Music scholars and computer scientists completed Beethoven's Tenth Symphony aided by machine...

Cal Jeffrey

Posts: 3,217   +883
Staff member
What just happened? Artificial intelligence has completed Beethoven's Tenth Symphony—or at least, what that piece of music could have sounded like had he finished it. A world premiere of the music will take place on October 9, 2021.

In 1817, the Royal Philharmonic Society in London commissioned Ludwig Von Beethoven to compose his Ninth and Tenth symphonies. He completed the Ninth Symphony, which concludes the fourth movement with the all too familiar "Ode to Joy" (below). Due to declining health and his subsequent death in 1827, he never completed his Tenth Symphony. All that remains of that work is some scrawled musical sketches.

The Karajan Institute partnered with a group of scientists from AI startup Playform led by Ahmed Elgammal. The team spent two years training an AI model using Beethoven's complete works, the Tenth Symphony sketches he left behind, and what is known about his methods of composing music.

Elgammal tapped Walter Werzowa, the mind behind Intel's bong jingle, to merge what Beethoven left behind with the AI-constructed music. Computational music expert Mark Gotham led efforts to transcribe the centuries-old sketches and process Beethoven's entire work to train machine learning algorithms. Harvard musicologist Robert Levin, who had previously completed several musical compositions from Mozart and Bach, also helped on the project.

"In a large room with a piano, a blackboard and a stack of Beethoven's sketchbooks spanning most of his known works, we talked about how fragments could be turned into a complete piece of music and how AI could help solve this puzzle, while still remaining faithful to Beethoven's process and vision," Elgammal said.

The human side of the project required intensive study of the Tenth Symphony sketches to determine what Beethoven's intentions were for the piece. Using the composer's completed works as a template, they puzzled out which of Beethoven's incomplete musical phrases belonged in which of the four movements of the symphony.

The AI's task was to figure out how to fill in the gaps. It needed to take very short musical phrases of just a few notes and expand them into longer, more elaborate structures. It did this by learning how Beethoven built his Fifth Symphony on a simple four-note motif. It also needed to understand the musical form of each expanded phrase—scherzo, trio, or fugue—to ensure it went into the correct movement.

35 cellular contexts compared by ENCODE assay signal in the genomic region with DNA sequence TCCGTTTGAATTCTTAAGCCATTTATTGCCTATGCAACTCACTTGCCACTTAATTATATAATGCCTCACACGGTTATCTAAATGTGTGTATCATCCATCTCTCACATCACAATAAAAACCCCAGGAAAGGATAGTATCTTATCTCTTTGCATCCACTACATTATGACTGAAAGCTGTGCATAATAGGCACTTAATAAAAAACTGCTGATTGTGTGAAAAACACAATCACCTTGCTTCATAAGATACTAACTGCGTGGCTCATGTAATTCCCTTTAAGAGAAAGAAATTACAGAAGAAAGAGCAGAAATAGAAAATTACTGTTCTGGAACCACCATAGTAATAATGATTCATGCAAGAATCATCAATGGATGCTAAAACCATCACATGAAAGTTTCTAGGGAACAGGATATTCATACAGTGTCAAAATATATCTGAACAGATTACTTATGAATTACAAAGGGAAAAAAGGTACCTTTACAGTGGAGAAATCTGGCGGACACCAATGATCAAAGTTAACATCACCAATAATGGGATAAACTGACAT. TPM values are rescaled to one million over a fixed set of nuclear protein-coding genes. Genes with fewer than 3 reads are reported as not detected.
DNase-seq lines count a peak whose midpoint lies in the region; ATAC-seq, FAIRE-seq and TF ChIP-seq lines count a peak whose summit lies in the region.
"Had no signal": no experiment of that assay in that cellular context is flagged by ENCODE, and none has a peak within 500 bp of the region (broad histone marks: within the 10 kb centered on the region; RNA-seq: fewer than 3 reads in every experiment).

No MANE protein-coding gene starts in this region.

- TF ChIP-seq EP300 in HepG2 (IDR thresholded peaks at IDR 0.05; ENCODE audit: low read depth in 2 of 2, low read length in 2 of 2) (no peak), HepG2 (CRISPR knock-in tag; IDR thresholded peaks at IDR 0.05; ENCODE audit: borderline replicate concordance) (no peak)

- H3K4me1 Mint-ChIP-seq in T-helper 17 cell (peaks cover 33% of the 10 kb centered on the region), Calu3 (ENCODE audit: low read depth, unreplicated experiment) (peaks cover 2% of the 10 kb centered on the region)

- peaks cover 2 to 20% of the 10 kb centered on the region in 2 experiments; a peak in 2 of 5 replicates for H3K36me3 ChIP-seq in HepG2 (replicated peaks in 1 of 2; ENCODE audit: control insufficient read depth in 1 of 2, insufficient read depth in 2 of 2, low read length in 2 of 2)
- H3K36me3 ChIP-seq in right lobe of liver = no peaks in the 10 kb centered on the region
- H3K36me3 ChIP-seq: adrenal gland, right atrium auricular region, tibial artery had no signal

As the project went on, the computer scientists found that the AI would have to be responsible for a lot more.

"The to-do list grew: We had to teach the AI how to take a melodic line and harmonize it," said Elgammal. "The AI needed to learn how to bridge two sections of music together. And we realized the AI had to be able to compose a coda, which is a segment that brings a section of a piece of music to its conclusion."

It also had to determine what instruments would play which parts, and it had to do all of this in a way that the great composer may have done it.

The team held its first test in front of journalists and, more importantly, music scholars and Beethoven experts. It asked them to see if they could figure out where the composer's work ended, and the AI continued. The music experts were stumped and unable to tell which parts were composed by the AI.

Elgammal performed a second test in front of experts, some of whom were familiar with Beethoven's Tenth Symphony sketches. Only those who had "intimate knowledge" of the incomplete works were able to pick out the AI-constructed parts. The test was enough to conclude that the algorithms had done a good enough job completing Beethoven's Tenth.

Beethoven's Tenth Symphony will be released to the public on October 10 after its debut performance in Bonn, Germany. You can get a taste of how well the AI constructed the piece from this short selection provided by Smithsonian Magazine.

Image credit: Perrant (CC BY-SA 3.0)

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tellmewhy

Posts: 122   +59